Europeans are major smugglers of Southern African reptiles

Europeans are major smugglers of Southern African reptiles
Published: 15 March 2018 (2723 Views)
The European Union is a major destination for illegally smuggled live snakes, lizards and tortoises from southern Africa, posing a serious threat to their conservation. Wealthy EU citizens are big collectors of rare reptiles, with one tortoise openly offered for sale at R35 000.

Most of the species are protected by South African or Namibian legislation. They may not be removed from their natural environment but once they reach Europe the trade becomes legal as there is no legislation outside southern Africa protecting them according to a report released by the German organization, Pro Wildlife.

Protected nationally but not internationally

Southern Africa has the richest reptile diversity in Africa, which currently comprises of almost 500 species, almost double that of the Congo basin. What’s more, southern Africa’s reptile fauna has a very high level of endemism – almost 80% are only found here and nowhere else in the world.

“Due to this fact,” says Michael Adams, a herpetologist at The Biodiversity Company, “many of our reptile species then become targets for the illegal pet trade.”

Unfortunately, even though many of the reptilian species are threatened or endangered, they tend to be overlooked in global conservation plans. According to the Southern African Reptile Conservation Assessment (SARCA) this is due, in part, to the fact that available information is incomplete and not easy to access. Existing distributional information for the region’s reptiles has not been adequately collated and integrated into a single database.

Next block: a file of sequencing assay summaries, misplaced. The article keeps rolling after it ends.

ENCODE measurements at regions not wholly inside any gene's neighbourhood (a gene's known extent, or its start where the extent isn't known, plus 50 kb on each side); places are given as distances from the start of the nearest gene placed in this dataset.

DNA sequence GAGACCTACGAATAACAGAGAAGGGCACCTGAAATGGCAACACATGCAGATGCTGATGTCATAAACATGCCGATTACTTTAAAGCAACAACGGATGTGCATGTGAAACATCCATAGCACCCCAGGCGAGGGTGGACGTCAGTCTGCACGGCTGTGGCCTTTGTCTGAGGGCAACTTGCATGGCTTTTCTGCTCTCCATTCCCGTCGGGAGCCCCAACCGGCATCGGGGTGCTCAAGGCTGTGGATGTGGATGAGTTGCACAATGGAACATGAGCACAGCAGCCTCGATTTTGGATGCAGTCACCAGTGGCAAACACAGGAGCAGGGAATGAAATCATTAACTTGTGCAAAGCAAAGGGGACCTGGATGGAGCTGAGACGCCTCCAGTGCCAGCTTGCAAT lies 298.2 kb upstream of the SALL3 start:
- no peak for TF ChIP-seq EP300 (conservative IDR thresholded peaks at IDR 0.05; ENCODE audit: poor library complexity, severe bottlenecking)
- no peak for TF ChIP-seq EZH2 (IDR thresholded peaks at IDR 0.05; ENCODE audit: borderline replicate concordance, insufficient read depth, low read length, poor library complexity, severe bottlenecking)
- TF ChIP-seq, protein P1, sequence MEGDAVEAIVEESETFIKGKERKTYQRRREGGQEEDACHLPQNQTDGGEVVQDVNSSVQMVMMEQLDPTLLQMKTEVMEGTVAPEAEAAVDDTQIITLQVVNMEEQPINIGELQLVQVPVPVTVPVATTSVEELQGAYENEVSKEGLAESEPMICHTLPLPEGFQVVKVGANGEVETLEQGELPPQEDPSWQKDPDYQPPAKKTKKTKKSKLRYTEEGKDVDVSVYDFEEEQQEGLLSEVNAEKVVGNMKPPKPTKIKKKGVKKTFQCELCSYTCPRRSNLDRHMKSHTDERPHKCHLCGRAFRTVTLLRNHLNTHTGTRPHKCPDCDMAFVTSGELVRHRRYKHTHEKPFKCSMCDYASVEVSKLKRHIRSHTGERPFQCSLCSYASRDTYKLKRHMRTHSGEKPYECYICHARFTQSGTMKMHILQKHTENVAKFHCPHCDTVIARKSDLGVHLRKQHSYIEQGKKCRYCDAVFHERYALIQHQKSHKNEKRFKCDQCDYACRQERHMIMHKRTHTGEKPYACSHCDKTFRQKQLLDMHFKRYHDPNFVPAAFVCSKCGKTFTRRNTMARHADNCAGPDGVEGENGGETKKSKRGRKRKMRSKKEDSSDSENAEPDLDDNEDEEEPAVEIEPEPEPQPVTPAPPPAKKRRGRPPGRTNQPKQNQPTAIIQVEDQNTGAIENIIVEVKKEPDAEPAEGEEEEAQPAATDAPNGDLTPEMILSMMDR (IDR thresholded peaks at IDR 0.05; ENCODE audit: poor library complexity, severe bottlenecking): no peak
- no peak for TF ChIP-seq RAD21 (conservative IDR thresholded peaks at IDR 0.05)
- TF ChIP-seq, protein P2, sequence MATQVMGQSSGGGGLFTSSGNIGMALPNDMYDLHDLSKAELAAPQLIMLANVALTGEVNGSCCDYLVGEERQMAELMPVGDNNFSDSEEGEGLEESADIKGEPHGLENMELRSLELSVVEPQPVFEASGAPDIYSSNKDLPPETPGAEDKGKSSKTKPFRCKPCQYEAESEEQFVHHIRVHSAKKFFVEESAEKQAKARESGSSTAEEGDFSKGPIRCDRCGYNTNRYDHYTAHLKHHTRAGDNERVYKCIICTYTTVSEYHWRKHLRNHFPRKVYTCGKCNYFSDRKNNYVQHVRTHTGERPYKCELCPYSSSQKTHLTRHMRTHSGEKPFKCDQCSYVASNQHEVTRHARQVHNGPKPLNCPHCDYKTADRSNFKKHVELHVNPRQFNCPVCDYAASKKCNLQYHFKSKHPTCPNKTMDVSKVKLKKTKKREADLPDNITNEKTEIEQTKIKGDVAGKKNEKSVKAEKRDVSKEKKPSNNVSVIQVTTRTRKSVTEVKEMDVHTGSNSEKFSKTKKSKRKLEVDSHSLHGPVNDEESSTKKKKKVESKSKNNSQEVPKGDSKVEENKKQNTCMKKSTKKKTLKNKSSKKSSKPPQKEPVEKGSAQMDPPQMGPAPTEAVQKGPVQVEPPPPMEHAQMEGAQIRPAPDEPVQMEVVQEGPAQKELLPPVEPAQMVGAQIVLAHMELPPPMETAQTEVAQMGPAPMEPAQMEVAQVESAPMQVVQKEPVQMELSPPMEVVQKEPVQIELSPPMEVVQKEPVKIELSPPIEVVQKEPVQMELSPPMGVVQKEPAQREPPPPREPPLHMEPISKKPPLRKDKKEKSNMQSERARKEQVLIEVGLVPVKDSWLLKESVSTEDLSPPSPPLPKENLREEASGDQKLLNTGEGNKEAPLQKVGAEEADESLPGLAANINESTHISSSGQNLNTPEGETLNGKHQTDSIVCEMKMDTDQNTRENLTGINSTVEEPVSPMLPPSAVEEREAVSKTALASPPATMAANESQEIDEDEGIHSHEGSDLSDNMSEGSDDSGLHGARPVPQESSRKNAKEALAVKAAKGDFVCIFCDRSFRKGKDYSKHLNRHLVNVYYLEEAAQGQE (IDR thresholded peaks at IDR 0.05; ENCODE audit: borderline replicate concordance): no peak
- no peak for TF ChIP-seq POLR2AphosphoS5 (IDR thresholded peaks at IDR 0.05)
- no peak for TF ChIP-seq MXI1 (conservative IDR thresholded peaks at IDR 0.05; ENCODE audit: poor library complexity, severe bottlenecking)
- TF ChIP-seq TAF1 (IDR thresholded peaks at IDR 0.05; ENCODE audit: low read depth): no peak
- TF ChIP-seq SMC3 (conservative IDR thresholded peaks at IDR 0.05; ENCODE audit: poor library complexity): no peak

As a result, many reptiles from South Africa are not protected by the Convention on International Trade in Endangered Species of Wild Fauna and Flora (CITES) and therefore are also not protected under EU law.

“Because these species are not covered by CITES or the EU Wildlife trade regulation, there is currently no legal basis enabling authorities to act against this kind of wildlife trafficking,” says Dr Sandra Altherr, a biologist at Pro Wildlife specialising in small reptiles. “The illegal traders achieve high prices in this trade without having to fear any penalties after leaving the country of origin.”

Big Business

The reptiles, like the giant girdled-lizard (or Sungazer), the many-horned adder, the side-winding adder, as well as a range of geckoes and tortoises, are mostly rare with a very small distribution range, which makes them highly prone to over-exploitation.

Their rarity is reflected by the prices they fetch for the pet-trade in Europe, which is typically around R8,000 to R10,000 per animal. One extremely rare Kalahari tent tortoise (Psammobates oculiferus) is currently up for sale for over R35,000.

“Typically what happens is the more rare a species is the more value collectors find in them,” says Adam who adds: “Unfortunately in South Africa it is relatively easy for smugglers and poachers to find particular animals if they know where to look, and also relatively easy to smuggle them out of the country. Often reptiles are simply put in boxes and posted or couriered all over the world.” 

Adams says that over a four year period he received dozens of confiscated reptiles from OR Tambo, “but it is my personal impression that only a tiny percentage of smuggled reptiles were being discovered at the airport.”

“European citizens are among the main clients of smuggled reptiles,” says Altherr. “Once they reach the EU, they are openly sold on markets and pet-trade fairs.” Altherr says the dealers prefer pregnant females. “It enables them to offer ‘captive-bred’ offspring a few months later.”

The traders, mainly from Germany, Slovenia and Russia, create special online platforms and Facebook groups with the physical hand-over mostly done at European reptile trade shows such as last weekend’s exhibition in Hamm, Germany, the largest reptile trade fair in Europe.

According to Altherr, some dealers prefer not to have dedicated stands at the fair, since the fair prohibits the sale of venomous snakes, so they rather exchange the reptiles carried in their backpacks in nearby hotels.

Call to change EU legislation